‘Up to No Good’
by Carl Weber
You can’t hide it.
You laugh a lot more these days, and there are very few things that rattle you. The sun seems shinier, colors more vibrant, and the days fly by in a minute. Even your body feels different, more alive. Electric, maybe.
Everybody knows what you’re thinking, maybe because you can’t wipe that silly grin off your face. You’re in love, and it shows.
But is that affection returned? In the new novel “Up to No Good” (c.2009, Dafina Books, $24.00 / $29.45 Canada, 288 pages) by Carl Weber, love is often one-sided, and that can be really bad.
On the night before he married his beloved, Darnel Black got the shock of his life. His fiancé was naked in bed, and she wasn’t alone. Keisha was with Darnel’s best friend, Omar, and they weren’t just napping.
Tearfully, Keisha swore that it was a once-and-only thing. Darnel might have believed her if it wasn’t for Omar’s bombshell: it was not Omar’s first time with Keisha, and there were others…
For Darnel’s father, James, life was good. As a Deacon at First Jamaica Ministries in Queens, he was respected by the congregation’s men. As for the church’s women, successful, rich, handsome James could have any one of them he wanted - and did, every night of the week.
Then James met Sandra. Beautiful and twenty-plus years younger than he, Sandra was the first woman James ever really, truly got to know. Reluctantly, amazingly, he realized he was falling in love.
The only problem was that Sandra was friends with Jamie, James’ busybody daughter. Loud, bossy, and Daddy’s Girl, Jamie tried to dictate the lives of everyone around her. She wanted to keep her Daddy from predatory females; protect Darnel from Keisha; and stop Louis, Jamie’s boyfriend, from cheating on her, though Louis swore he wasn’t creeping.
And that made Louis angry. Why couldn’t Jamie believe him? He loved her, but he gave her an ultimatum: stop the jealousy and snooping, or get out. He hoped he’d never have to explain the fake ID and mystery “business” trips.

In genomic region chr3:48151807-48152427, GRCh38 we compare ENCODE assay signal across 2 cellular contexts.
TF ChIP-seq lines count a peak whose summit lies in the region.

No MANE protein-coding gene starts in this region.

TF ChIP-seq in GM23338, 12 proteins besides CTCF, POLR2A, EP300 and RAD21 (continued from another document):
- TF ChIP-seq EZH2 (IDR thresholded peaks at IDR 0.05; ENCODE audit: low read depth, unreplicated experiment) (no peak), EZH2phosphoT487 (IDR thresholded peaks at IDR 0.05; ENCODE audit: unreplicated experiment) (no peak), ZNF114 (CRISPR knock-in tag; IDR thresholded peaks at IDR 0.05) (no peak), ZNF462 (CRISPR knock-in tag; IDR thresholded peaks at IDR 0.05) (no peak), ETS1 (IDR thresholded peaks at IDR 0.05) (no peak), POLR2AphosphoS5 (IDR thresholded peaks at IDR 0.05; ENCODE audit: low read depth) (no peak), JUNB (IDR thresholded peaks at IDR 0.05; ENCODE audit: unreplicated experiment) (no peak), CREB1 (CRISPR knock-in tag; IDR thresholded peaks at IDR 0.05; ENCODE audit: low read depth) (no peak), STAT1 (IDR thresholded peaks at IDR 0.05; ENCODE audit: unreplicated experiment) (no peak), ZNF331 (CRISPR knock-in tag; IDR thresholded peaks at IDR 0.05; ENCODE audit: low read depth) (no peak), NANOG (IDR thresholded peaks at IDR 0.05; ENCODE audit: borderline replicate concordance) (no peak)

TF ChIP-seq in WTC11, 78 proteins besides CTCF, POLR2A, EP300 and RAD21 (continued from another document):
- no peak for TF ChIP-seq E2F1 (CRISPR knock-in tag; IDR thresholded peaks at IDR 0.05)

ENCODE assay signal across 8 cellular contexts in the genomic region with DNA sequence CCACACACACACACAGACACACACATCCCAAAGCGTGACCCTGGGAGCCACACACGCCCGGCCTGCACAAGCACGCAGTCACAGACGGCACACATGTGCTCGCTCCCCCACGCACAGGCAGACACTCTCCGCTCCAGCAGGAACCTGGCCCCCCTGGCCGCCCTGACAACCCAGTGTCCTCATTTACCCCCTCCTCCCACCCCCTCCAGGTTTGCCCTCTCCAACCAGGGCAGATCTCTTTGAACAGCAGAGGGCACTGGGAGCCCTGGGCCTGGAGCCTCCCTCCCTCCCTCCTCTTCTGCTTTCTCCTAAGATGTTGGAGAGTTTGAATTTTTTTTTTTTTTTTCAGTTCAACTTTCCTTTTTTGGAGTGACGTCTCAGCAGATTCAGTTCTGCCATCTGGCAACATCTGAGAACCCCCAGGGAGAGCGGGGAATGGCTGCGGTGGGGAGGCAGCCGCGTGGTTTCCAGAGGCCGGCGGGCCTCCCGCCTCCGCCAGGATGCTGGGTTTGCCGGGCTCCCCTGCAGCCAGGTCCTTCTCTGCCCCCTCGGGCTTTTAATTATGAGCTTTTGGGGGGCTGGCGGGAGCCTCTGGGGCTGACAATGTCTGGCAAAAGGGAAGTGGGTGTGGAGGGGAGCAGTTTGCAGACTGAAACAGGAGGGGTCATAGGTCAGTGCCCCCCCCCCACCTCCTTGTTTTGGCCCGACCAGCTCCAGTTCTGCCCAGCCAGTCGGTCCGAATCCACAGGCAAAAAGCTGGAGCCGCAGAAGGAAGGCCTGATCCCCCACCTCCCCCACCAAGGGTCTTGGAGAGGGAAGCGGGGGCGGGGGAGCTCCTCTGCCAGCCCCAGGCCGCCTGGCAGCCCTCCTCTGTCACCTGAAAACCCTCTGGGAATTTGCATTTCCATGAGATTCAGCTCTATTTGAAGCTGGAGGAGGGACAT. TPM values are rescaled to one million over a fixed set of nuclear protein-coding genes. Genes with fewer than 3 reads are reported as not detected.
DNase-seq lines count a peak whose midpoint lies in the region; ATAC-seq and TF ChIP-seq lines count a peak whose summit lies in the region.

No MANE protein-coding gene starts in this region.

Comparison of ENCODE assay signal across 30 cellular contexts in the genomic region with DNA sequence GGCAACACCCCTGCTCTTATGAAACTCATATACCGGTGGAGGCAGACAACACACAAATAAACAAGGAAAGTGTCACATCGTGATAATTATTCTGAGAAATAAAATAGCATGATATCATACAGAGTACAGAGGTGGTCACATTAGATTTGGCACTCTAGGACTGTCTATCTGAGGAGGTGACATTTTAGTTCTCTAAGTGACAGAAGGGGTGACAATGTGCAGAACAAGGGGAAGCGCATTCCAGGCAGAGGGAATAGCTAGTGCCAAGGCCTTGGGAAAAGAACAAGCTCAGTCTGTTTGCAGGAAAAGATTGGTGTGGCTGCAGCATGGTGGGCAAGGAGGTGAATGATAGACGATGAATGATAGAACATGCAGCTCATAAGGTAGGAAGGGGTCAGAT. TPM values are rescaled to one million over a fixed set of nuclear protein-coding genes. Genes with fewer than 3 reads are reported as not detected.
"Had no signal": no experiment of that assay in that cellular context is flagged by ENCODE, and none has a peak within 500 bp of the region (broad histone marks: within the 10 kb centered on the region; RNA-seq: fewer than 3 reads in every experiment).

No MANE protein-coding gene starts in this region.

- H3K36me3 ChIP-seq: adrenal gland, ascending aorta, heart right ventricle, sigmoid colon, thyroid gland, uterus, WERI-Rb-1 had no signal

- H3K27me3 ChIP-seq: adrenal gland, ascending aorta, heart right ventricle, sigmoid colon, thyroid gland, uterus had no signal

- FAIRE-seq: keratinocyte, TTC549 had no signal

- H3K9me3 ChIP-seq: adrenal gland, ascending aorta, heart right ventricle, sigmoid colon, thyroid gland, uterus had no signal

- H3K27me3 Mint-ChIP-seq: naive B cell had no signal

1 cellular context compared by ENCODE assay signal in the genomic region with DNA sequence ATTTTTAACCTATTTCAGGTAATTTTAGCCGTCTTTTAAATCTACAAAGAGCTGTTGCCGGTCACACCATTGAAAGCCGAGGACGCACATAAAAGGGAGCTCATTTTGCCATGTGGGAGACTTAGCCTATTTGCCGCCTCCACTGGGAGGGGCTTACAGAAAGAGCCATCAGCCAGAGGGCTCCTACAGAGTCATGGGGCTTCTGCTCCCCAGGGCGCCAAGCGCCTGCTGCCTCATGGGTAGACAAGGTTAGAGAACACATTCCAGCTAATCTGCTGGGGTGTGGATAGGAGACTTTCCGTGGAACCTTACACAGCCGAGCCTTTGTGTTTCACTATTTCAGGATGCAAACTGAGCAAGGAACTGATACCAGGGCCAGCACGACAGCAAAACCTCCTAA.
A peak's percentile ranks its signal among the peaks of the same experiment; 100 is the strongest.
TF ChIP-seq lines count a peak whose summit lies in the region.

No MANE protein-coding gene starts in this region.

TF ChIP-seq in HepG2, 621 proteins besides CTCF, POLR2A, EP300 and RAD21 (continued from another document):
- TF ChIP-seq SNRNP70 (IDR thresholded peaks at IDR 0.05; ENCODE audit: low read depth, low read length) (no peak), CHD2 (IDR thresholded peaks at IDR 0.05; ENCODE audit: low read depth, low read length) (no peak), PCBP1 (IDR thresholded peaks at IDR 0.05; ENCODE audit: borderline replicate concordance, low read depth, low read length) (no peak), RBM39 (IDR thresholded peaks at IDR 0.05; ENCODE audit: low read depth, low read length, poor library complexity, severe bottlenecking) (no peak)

As anger eats away at Darnel, as James falls deeper in love and Louis, deeper in trouble, Jamie tries to manipulate the men in her life. But when someone’s up to no good, scheming only makes things worse.
Write this down: at about page 255, call your neighbors and tell them to ignore the screams they’re about to hear. Tell them not to worry. It’s just going to be you, finishing this latest oh-no-he-didn’t novel by author Carl Weber.
Nobody twists a plot like Weber does, and this book’s storyline practically spins. “Up to No Good” is the latest in a somewhat-series dealing with the lives of the members of First Jamaica Ministries, led by Bishop T.K. Wilson. Although this book can stand alone, astute fans may recognize a few of the bit players in this novel.
If you’re up for an outrageous story, something that’ll keep you up all night, pick up “Up to No Good” for your bad self. This is a novel you’re going to love.
In your house, Sundays belong to God.
Even before you get up, you start Sundays with prayer. You put on your best clothes and open your mind to receive the Lord. You might have breakfast, or you might fast before you head over to church; either way, you’re hungry for The Word.
You can’t wait to get it.
In the new novel, “The Choir Director” by Carl Weber, (c.2011, Kensington Dafina, $24/ $29.45. Canada. 330 pages) Bishop T.K. Wilson’s First Jamaica Church is hungry for a good music leader.
CARSON, Calif.—A one-time foster child, juvenile delinquent and felon from Compton will sign copies of his debut novel today at a Carson bookstore.
Kevon L. Gulley, 34, completed "Just Like Compton'' in 93 days while serving an 8-year sentence in Kern Valley State Prison for fraud and receiving stolen property, publicist Jasmyne Cannick said.
Today at 3 p.m., he will be signing copies of self-published book at Smiley's Bookstore at 20220 S. Avalon Blvd.
You make three dozen of them every day: get up, or hit the Snooze? Cereal or waffles? This outfit or that one, in which color? Lunch in or out, sandwiches or salad, fix dinner or order take-out, and what’s on TV that’s good?
Los Angeles resident Evelyn Allen Johnson has been writing since she was five years old, thanks to a man who labored on the railroads for a living.
“My father was responsible for me reading and writing. He loved literature. He taught me to read and write by the time I was four,” explained Johnson who said she arrived in kindergarten with an interest in the arts, literature and poetry courtesy of her dad.
How long have you had your BFF?
If you’ve always gone to the same school, maybe you’ve been best friends since kindergarten.
Perhaps you found ya girl because your lockers were next to one another or because she said something hilarious in English class and you had to meet her. Or maybe you met when you were babies because your mothers were BFFs, too.